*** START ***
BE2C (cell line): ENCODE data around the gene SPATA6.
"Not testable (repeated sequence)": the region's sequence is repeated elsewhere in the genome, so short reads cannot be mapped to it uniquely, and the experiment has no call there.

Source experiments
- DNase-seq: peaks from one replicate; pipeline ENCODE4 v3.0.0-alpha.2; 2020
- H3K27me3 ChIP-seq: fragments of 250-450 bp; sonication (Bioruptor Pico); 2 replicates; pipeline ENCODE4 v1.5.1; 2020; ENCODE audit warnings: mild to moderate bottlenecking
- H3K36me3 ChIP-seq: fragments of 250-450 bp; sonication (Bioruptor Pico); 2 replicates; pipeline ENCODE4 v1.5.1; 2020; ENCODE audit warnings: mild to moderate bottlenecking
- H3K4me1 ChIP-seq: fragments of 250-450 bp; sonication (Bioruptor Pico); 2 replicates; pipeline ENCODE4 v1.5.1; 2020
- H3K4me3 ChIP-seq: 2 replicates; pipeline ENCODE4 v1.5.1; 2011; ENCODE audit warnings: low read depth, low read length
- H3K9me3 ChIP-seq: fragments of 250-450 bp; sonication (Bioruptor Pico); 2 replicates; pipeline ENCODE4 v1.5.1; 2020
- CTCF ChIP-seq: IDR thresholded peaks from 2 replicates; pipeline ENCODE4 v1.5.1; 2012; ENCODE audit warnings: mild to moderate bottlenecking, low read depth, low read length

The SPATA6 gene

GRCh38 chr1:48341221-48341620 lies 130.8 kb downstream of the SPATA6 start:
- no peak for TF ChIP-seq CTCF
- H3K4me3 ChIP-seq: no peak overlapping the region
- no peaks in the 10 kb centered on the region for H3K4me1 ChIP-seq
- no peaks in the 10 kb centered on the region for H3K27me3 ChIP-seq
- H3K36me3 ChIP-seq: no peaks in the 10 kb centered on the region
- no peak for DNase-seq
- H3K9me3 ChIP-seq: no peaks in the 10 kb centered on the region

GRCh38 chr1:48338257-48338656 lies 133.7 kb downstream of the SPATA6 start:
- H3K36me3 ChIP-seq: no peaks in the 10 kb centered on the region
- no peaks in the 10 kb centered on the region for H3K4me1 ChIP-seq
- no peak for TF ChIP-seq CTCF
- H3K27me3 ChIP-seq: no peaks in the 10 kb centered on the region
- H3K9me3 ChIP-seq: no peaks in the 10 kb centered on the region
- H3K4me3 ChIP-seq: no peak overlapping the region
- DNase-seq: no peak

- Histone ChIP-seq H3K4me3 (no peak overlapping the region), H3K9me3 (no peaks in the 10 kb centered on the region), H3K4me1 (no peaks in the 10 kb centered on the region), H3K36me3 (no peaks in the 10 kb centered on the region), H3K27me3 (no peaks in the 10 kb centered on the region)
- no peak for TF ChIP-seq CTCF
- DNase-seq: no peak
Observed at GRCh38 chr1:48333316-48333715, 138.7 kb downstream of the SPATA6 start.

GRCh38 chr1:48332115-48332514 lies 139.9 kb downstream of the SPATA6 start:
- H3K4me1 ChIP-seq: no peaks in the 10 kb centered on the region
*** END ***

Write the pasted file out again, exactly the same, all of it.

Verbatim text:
BE2C (cell line): ENCODE data around the gene SPATA6.
"Not testable (repeated sequence)": the region's sequence is repeated elsewhere in the genome, so short reads cannot be mapped to it uniquely, and the experiment has no call there.

Source experiments
- DNase-seq: peaks from one replicate; pipeline ENCODE4 v3.0.0-alpha.2; 2020
- H3K27me3 ChIP-seq: fragments of 250-450 bp; sonication (Bioruptor Pico); 2 replicates; pipeline ENCODE4 v1.5.1; 2020; ENCODE audit warnings: mild to moderate bottlenecking
- H3K36me3 ChIP-seq: fragments of 250-450 bp; sonication (Bioruptor Pico); 2 replicates; pipeline ENCODE4 v1.5.1; 2020; ENCODE audit warnings: mild to moderate bottlenecking
- H3K4me1 ChIP-seq: fragments of 250-450 bp; sonication (Bioruptor Pico); 2 replicates; pipeline ENCODE4 v1.5.1; 2020
- H3K4me3 ChIP-seq: 2 replicates; pipeline ENCODE4 v1.5.1; 2011; ENCODE audit warnings: low read depth, low read length
- H3K9me3 ChIP-seq: fragments of 250-450 bp; sonication (Bioruptor Pico); 2 replicates; pipeline ENCODE4 v1.5.1; 2020
- CTCF ChIP-seq: IDR thresholded peaks from 2 replicates; pipeline ENCODE4 v1.5.1; 2012; ENCODE audit warnings: mild to moderate bottlenecking, low read depth, low read length

The SPATA6 gene

GRCh38 chr1:48341221-48341620 lies 130.8 kb downstream of the SPATA6 start:
- no peak for TF ChIP-seq CTCF
- H3K4me3 ChIP-seq: no peak overlapping the region
- no peaks in the 10 kb centered on the region for H3K4me1 ChIP-seq
- no peaks in the 10 kb centered on the region for H3K27me3 ChIP-seq
- H3K36me3 ChIP-seq: no peaks in the 10 kb centered on the region
- no peak for DNase-seq
- H3K9me3 ChIP-seq: no peaks in the 10 kb centered on the region

GRCh38 chr1:48338257-48338656 lies 133.7 kb downstream of the SPATA6 start:
- H3K36me3 ChIP-seq: no peaks in the 10 kb centered on the region
- no peaks in the 10 kb centered on the region for H3K4me1 ChIP-seq
- no peak for TF ChIP-seq CTCF
- H3K27me3 ChIP-seq: no peaks in the 10 kb centered on the region
- H3K9me3 ChIP-seq: no peaks in the 10 kb centered on the region
- H3K4me3 ChIP-seq: no peak overlapping the region
- DNase-seq: no peak

- Histone ChIP-seq H3K4me3 (no peak overlapping the region), H3K9me3 (no peaks in the 10 kb centered on the region), H3K4me1 (no peaks in the 10 kb centered on the region), H3K36me3 (no peaks in the 10 kb centered on the region), H3K27me3 (no peaks in the 10 kb centered on the region)
- no peak for TF ChIP-seq CTCF
- DNase-seq: no peak
Observed at GRCh38 chr1:48333316-48333715, 138.7 kb downstream of the SPATA6 start.

GRCh38 chr1:48332115-48332514 lies 139.9 kb downstream of the SPATA6 start:
- H3K4me1 ChIP-seq: no peaks in the 10 kb centered on the region